Before we kiss off 2006, here’s a checkup on some of the year’s loose ends—deals finally done, controversies gone cold, mysteries still unsolved.

The Duncan YMCA Chernin Center for the Arts, created less than a decade ago in a burst of optimism about the bonding and earning power of the arts, was sold this week to its neighbor, Saint Ignatius High School. It was never on the open market. Metro Y spokesperson Lee Concha said she was unable to release the price at press time, but noted that proceeds from the sale will be used for general programming at other locations. The Center, at Roosevelt and Morgan, got an 11,000-square-foot addition eight years ago that included a state-of-the-art 220-seat theater and scenery shop as well as dance, recording, and art studios. Funded by the Chernin and MacArthur foundations, among others, the Duncan Y was intended to bridge class boundaries in the rapidly changing neighborhood (near UIC) and provide arts training for kids citywide. Word on the street is the building was never properly managed; in recent years, as its real estate value rose, there was noticeable neglect.

But YMCA officials said the facility just didn’t take: in Concha’s words, “we built it and they didn’t come.”

The center officially closes after the final performance of Congo Square Theatre Company’s Black Nativity, on December 31.

After months of e-mailed distress signals about its impending homelessness, the Chicago Photography Center got over the hump and purchased its space at 3301 N. Lincoln last week for $1.2 million. It’s a milestone for the group, which formed after Hull House effectively booted Richard Stromberg’s program four years ago. But don’t look for the cash call to stop anytime soon. CPC board secretary Roger Rudich says Friends of the CPC, an ad hoc corporation of about 20 do-gooder investors, put up $360,000 for a down payment on the two-floor commercial condo. That money is due to be paid back with 5 percent interest in five years—and it’s not likely to be raised solely in class and rental fees. Rudich says they expect to secure a significant portion through “a major fund-raising campaign in planning right now.”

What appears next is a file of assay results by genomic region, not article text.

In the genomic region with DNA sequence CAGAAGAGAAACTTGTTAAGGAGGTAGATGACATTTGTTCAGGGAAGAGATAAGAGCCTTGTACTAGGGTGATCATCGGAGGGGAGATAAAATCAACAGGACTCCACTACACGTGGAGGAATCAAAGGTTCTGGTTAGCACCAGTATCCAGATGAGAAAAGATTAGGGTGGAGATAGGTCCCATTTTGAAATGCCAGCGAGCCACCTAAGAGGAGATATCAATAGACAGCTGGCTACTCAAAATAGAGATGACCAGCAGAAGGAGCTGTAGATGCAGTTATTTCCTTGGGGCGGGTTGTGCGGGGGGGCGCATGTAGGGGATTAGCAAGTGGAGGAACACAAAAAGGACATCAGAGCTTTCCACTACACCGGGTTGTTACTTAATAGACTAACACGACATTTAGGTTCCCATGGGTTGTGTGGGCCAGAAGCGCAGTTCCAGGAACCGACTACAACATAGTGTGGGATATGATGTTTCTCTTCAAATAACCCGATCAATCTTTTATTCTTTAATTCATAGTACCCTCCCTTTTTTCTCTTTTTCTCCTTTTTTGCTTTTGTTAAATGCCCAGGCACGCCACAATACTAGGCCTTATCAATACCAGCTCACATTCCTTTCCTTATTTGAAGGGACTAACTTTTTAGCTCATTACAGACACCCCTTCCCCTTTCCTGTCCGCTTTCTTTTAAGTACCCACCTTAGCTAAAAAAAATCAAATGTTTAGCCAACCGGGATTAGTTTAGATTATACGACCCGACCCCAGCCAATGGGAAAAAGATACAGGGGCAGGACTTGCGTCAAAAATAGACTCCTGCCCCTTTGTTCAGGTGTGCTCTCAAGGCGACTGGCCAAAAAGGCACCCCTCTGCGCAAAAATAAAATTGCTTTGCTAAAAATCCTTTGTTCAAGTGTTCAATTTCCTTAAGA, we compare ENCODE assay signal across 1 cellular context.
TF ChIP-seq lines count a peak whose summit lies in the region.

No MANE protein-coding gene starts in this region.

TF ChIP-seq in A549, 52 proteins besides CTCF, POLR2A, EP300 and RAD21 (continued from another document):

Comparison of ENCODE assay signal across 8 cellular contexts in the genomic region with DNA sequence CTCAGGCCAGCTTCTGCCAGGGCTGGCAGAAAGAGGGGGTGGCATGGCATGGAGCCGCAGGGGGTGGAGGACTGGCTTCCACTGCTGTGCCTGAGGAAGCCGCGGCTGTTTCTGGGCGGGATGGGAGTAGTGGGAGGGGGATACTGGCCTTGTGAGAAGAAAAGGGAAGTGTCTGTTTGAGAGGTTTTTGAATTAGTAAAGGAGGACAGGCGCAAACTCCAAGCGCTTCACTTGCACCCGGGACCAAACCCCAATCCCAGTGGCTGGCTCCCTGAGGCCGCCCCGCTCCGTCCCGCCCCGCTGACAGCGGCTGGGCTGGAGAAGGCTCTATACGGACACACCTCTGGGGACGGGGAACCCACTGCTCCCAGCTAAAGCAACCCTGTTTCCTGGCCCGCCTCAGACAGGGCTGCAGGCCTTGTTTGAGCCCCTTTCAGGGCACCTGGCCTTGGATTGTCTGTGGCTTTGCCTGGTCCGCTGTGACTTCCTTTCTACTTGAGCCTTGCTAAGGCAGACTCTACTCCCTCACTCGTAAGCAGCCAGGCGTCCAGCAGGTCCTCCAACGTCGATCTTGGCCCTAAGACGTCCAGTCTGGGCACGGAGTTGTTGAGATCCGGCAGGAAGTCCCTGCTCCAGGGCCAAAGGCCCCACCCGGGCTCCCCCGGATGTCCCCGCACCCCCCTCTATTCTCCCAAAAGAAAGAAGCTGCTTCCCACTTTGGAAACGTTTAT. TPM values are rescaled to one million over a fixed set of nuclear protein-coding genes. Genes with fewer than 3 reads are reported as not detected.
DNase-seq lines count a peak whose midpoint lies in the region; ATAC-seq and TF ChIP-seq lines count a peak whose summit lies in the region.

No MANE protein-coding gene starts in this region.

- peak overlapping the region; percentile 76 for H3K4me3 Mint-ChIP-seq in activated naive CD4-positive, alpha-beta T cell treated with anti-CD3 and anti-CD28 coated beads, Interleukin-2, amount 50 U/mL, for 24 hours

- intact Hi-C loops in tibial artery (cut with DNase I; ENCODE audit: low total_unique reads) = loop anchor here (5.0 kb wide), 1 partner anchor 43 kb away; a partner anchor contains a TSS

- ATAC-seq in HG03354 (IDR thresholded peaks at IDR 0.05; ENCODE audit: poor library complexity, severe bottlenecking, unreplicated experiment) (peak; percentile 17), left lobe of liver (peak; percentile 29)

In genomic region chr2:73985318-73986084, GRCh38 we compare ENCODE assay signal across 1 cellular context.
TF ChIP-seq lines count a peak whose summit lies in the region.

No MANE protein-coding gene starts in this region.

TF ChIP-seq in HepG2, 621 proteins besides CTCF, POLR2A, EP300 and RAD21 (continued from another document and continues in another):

The Three Arts Club is officially on the block. Development and marketing director Mark Becker says the Gold Coast landmark was listed in October with Cushman & Wakefield, and broker Brian Pohl says he expects to close a deal worth $13 to $15 million within the next 60 days. The board’s loopy plan to turn the legendary residence for women in the arts into a cultural center (with a new home for TimeLine Theatre to be dug out under the courtyard) and “affordable” condos for a few fortunate artists was scuttled after city officials held up funding earlier this year. Now Becker says proceeds from the sale will help turn Three Arts—which has always been all about its physical presence—into that most ephemeral of entities, a grant-making foundation. Former residents, who said from the get-go that the changes wrought by this board would result in the loss of Three Arts’s primary mission and the transfer of the building to a developer, aren’t surprised.